During all the breaks, I paced ceaselessly up and down the hall, my restless hands fidgeting violently behind my back. I was sure the other jurors had decided I was either a bastard or a nut-case. Fine by me―I just wanted get the stench of cheap cologne out of my nose so my allergies wouldn’t start acting up.
I was in a hurry to get out of there and salvage some of my day. I’m very uncomfortable in places with lots of cops, afraid that one day my crimes will catch up with me and they’ll nab me.
Also, I greatly resent authority and hate being held in a confined place against my will, which probably explains why I’ve hated most of the jobs I’ve had. And that’s also made me very reluctant to make any kind of appointments with or commitments of time to others.
This nonsense had gone on long past what I considered an acceptable lunch time, and when I don’t eat on time I get a headache. I went downstairs to the snack counter and bought a warm, over-priced piece of chicken fried steak on a hamburger bun, slapped a tomato and some onions on it, and gulped it down before heading back upstairs.
When we went back in, the Judge told us he had some more stuff to do, then he’d pick the 12 jurors, and the rest of us could then go to lunch. Go to lunch? What else did they have planned for the rest of us? Would we have to go try another case?
He started calling names, telling them to take a seat in the jury box. He got close to my end of the row, but fortunately filled the 12 slots before he got to me. Of course, I had little reason to doubt that I wouldn’t be picked, especially after I’d stated I couldn’t be impartial.

(But what if he had picked me? What excuse would I have used? My mother suggested financial hardship. I asked what the hell that meant, as I obviously wasn’t missing any work. She said the trial would keep me from spending time job-hunting. I said not bloody likely, since I don’t know of any place to hunt right now.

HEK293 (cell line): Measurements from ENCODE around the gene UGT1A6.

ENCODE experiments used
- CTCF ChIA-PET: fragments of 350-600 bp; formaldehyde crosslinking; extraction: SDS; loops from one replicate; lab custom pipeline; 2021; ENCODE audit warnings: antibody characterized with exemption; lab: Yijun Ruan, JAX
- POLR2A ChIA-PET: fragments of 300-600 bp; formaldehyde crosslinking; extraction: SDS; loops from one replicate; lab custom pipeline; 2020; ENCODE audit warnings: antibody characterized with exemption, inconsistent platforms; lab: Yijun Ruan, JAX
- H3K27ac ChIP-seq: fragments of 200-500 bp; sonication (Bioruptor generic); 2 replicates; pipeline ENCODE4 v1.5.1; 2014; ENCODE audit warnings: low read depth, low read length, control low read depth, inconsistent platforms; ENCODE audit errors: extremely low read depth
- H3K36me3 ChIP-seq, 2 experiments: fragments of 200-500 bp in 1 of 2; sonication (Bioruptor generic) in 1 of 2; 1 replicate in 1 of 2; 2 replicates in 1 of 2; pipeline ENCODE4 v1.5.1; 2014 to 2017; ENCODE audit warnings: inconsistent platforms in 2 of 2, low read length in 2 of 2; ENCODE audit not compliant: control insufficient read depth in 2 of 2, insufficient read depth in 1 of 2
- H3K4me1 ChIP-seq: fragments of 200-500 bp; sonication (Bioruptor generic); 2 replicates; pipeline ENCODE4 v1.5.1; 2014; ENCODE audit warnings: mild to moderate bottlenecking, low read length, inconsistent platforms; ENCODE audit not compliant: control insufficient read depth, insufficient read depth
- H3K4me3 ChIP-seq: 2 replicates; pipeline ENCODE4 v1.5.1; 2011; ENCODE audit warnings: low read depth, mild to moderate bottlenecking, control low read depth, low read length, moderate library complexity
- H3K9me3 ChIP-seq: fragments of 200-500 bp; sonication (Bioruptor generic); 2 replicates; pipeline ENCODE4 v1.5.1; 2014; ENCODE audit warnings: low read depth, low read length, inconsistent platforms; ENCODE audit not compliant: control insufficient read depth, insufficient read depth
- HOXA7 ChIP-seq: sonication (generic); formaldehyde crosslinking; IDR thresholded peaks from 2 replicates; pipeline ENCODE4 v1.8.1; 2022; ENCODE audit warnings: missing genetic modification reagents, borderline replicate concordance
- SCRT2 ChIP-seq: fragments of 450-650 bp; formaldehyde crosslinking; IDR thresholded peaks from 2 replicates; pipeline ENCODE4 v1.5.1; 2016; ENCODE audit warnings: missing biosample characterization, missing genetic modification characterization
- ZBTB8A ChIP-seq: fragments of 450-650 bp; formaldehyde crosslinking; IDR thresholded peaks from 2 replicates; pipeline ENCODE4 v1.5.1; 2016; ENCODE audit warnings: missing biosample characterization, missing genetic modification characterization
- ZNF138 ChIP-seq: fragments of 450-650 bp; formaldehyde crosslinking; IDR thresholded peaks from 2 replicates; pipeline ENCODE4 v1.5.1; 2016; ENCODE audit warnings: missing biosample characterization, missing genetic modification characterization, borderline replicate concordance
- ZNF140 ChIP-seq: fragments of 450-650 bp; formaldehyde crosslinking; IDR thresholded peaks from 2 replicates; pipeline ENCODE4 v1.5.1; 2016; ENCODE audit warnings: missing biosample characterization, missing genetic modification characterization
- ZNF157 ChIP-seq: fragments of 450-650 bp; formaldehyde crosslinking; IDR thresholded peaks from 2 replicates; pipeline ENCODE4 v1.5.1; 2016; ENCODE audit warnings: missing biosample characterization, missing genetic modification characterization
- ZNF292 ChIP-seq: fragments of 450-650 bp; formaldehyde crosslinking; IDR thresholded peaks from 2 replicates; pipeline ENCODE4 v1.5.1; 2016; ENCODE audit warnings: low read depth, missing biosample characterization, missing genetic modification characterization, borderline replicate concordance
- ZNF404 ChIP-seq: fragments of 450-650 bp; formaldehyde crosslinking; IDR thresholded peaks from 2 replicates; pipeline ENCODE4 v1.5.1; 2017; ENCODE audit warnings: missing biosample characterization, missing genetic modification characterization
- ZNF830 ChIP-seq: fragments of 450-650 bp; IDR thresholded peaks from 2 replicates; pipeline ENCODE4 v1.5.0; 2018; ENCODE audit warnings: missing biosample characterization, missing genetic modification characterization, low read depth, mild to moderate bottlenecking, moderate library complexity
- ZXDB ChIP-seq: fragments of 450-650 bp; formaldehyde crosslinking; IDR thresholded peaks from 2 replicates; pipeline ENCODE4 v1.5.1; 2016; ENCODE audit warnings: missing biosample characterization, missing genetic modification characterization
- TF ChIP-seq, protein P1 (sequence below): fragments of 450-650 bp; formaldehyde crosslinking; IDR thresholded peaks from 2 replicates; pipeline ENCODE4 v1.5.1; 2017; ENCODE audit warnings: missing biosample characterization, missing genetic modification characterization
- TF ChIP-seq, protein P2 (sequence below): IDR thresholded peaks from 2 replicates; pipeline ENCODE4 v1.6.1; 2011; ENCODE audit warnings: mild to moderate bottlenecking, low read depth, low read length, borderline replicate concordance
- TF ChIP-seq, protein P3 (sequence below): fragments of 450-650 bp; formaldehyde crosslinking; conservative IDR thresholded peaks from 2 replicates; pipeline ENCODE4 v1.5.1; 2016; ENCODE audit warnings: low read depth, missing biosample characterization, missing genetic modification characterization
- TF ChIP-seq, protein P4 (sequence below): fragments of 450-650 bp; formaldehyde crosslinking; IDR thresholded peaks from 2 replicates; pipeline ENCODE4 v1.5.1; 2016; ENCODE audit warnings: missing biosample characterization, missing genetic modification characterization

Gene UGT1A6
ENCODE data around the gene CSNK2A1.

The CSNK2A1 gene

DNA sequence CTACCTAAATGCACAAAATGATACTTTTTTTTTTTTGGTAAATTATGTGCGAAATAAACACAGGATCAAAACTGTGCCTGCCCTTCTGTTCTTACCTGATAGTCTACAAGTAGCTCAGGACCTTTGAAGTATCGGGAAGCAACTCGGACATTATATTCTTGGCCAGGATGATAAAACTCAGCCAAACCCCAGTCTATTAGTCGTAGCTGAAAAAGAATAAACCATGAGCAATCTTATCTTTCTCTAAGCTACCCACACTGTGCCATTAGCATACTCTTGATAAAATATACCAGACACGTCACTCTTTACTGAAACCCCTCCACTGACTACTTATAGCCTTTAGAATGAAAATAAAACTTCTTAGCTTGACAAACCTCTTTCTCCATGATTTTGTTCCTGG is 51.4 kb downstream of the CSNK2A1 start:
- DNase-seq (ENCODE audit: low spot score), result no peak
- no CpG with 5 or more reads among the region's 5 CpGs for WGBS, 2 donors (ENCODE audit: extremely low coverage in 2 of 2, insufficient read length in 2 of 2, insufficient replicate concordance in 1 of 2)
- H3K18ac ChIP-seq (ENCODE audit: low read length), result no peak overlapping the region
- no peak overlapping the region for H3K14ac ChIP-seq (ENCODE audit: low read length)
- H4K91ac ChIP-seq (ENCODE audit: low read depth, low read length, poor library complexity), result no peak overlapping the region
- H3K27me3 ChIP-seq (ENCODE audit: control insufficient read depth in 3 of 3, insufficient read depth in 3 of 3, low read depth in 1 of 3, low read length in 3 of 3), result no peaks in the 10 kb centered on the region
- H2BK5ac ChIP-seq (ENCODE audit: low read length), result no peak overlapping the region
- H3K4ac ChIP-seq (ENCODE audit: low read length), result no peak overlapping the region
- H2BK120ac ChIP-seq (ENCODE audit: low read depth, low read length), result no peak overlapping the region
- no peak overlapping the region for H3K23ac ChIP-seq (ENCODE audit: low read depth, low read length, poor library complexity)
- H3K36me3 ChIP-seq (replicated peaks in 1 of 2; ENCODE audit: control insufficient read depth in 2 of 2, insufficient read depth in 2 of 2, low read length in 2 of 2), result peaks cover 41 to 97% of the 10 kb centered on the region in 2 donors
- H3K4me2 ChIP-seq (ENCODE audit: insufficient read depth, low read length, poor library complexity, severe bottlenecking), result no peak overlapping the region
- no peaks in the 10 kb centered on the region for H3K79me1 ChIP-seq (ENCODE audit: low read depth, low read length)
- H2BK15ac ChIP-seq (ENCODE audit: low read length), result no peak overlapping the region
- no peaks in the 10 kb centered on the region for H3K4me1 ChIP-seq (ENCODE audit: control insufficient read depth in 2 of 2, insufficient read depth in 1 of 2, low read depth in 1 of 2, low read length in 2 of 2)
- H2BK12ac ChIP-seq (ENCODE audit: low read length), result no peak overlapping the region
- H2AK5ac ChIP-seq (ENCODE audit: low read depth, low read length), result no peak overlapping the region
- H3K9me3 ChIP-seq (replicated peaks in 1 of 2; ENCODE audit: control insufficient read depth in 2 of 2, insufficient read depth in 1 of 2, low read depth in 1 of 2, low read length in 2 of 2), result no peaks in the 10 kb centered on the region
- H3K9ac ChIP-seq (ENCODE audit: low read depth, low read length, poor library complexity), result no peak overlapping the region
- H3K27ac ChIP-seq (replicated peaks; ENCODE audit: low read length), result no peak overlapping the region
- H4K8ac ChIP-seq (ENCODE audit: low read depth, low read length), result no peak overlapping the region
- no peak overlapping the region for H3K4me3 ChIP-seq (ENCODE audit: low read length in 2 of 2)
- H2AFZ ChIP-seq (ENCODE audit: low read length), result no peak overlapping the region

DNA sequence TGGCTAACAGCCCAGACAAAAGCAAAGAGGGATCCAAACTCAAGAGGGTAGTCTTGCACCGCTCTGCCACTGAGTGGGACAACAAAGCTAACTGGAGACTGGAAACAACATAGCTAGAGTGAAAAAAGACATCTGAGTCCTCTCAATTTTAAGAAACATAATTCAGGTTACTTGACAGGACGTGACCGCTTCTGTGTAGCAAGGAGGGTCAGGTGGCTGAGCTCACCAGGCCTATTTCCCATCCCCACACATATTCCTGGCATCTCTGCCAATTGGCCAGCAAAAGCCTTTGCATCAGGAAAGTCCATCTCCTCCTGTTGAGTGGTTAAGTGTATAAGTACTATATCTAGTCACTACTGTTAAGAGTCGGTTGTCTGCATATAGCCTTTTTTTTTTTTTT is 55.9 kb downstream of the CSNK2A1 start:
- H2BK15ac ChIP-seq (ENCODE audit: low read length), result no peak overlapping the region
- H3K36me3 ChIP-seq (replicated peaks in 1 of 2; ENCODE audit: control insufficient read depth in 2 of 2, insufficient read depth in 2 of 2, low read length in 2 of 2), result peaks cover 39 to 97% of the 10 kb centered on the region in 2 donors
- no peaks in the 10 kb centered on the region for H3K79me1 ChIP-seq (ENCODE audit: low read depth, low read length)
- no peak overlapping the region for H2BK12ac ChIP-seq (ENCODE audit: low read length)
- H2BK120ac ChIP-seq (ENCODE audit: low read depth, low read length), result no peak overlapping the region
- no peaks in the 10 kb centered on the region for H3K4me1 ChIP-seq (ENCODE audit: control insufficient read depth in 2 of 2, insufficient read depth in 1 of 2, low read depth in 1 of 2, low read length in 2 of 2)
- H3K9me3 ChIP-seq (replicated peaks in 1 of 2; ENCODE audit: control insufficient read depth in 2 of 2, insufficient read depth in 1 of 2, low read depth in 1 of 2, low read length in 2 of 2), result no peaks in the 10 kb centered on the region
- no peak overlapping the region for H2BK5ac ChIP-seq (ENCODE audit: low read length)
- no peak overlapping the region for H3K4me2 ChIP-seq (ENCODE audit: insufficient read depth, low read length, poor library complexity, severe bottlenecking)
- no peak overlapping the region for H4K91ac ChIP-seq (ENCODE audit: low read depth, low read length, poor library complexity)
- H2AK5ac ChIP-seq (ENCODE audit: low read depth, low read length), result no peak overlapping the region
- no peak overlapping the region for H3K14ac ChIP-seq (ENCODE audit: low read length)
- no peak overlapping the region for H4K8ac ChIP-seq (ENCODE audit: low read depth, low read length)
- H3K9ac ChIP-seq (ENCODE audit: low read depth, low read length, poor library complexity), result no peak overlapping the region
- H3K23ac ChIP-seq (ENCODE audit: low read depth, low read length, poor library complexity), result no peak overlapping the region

I was considering bringing up my weird health of late {and the lack of decent air conditioning in the Court Room really wasn’t helping my already over-heated body}, or explaining how I never listen to what most other people have to say, and rather just wait for them to shut up so I can talk.)
The Judge said he hoped we wouldn’t feel we’d wasted our time; it had been difficult finding 12 suitable jurors, and he had in fact had to go much further down the list than was typical. He then gave us a form to fill out and said we could leave when we finished it. The form spelled out how much time we’d served, and what we’d get paid for our trouble. We could either get paid the $6.00 we’d earned for the day, or we could waive it and it would be donated to one of several local charities for women or children in various types of distress. Naturally, I was petty enough to insist they pay me my $6.00—just out of principle, for wasting my time.
I asked the Bailiff if we were just going to lunch or if we were done all together, and he said it was the latter. It was a little after 1pm by this point. I didn’t bother to hang around in the hallway to see what the other dismissed jurors had concluded about the case.
I then headed over to the Austin History Center so I could finally get a look at the hardback edition of my book. And my, it was handsome! Nice heft to it too.
I farted around the Main Public Library awhile, then caught the bus north. I had one of those drivers who tears ass down the street, barreling past stops so she can have longer breaks at her lay-overs.
Still, the long ride gave me some time to ponder my day. I realized that while I have some crazy, deeply misanthropic views of the world, views I do indeed believe, I nevertheless would feel sorry for anyone who had to live according to the rules I would impose on the world. And since I’m so misanthropic, so warped, and so incapable of being truly fair to most people, it is only right that I not be allowed to sit in judgment, in most cases, over my fellow man. Were it otherwise, poor bastards like that guy today wouldn’t be able to get a fair trial, which I suppose they deserve, even if, as in this case, I seriously doubt they’re innocent.